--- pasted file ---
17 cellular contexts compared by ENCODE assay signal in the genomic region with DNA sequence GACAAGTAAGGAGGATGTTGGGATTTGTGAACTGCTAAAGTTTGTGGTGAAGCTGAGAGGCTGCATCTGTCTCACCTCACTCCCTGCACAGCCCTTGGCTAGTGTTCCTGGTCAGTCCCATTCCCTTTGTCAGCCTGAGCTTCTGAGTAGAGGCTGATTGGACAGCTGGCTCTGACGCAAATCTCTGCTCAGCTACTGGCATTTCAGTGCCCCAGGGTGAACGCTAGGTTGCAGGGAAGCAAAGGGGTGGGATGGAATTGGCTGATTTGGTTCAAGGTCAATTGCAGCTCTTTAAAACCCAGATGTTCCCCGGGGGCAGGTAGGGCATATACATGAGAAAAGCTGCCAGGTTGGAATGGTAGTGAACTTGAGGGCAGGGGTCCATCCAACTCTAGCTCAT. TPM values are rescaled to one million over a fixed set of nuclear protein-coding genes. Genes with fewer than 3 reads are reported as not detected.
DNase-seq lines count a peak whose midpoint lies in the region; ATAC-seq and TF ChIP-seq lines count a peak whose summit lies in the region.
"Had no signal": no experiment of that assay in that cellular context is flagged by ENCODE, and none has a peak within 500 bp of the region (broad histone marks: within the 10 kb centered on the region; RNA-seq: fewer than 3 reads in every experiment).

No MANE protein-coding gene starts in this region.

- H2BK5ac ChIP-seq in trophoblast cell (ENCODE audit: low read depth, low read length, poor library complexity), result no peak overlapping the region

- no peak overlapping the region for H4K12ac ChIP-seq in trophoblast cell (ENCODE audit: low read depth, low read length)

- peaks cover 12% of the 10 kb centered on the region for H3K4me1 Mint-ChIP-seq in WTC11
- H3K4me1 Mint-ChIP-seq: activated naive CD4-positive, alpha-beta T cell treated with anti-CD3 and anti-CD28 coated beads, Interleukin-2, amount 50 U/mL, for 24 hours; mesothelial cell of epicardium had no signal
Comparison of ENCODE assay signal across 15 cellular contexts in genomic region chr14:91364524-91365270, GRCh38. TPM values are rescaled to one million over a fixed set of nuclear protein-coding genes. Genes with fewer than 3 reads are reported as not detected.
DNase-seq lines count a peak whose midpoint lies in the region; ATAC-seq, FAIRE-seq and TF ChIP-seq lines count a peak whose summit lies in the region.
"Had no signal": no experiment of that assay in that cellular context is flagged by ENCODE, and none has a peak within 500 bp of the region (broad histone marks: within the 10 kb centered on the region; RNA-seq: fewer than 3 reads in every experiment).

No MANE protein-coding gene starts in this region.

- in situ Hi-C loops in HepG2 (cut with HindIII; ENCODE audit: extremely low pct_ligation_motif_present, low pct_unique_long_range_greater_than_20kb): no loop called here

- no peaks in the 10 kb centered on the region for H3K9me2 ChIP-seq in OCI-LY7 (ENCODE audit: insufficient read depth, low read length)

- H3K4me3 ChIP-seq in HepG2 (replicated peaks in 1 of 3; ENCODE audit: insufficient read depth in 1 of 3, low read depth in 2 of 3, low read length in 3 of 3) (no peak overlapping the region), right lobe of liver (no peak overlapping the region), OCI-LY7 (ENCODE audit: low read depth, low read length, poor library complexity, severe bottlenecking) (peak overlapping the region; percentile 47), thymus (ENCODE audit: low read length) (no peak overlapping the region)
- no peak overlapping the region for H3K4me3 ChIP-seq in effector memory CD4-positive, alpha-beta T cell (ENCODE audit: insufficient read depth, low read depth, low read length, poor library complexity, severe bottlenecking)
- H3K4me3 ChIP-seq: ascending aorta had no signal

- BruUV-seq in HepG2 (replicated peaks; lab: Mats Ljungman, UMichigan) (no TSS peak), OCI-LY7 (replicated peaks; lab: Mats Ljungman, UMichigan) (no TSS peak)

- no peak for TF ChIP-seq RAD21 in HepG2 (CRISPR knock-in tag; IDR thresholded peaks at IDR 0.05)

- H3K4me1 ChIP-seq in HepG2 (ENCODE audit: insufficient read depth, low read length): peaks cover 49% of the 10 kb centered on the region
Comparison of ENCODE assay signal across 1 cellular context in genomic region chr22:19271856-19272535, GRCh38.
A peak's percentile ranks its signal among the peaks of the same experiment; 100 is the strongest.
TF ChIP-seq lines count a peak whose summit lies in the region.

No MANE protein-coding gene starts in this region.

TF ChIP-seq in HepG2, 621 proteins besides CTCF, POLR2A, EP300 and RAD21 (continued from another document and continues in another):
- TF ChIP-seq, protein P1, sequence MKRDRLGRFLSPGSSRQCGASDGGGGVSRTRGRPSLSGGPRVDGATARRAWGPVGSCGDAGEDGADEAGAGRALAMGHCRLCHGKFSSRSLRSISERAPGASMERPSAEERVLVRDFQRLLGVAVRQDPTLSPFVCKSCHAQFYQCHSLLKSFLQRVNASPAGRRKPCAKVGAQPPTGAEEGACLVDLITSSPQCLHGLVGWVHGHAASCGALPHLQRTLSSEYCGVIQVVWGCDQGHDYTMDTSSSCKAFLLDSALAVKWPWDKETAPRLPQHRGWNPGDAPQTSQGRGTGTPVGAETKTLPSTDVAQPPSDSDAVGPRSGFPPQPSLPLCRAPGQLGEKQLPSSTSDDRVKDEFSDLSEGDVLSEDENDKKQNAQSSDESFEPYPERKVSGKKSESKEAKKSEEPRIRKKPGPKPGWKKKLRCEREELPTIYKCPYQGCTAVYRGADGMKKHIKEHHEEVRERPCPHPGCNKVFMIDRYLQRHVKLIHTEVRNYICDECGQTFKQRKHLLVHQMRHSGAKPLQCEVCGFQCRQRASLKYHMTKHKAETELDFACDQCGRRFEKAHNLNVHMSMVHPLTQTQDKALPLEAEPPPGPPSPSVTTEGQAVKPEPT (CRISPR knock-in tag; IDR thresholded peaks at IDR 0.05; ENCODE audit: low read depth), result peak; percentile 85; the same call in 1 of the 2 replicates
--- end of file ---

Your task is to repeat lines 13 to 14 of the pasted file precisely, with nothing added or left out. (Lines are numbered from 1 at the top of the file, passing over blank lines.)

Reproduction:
- in situ Hi-C loops in HepG2 (cut with HindIII; ENCODE audit: extremely low pct_ligation_motif_present, low pct_unique_long_range_greater_than_20kb): no loop called here

- no peaks in the 10 kb centered on the region for H3K9me2 ChIP-seq in OCI-LY7 (ENCODE audit: insufficient read depth, low read length)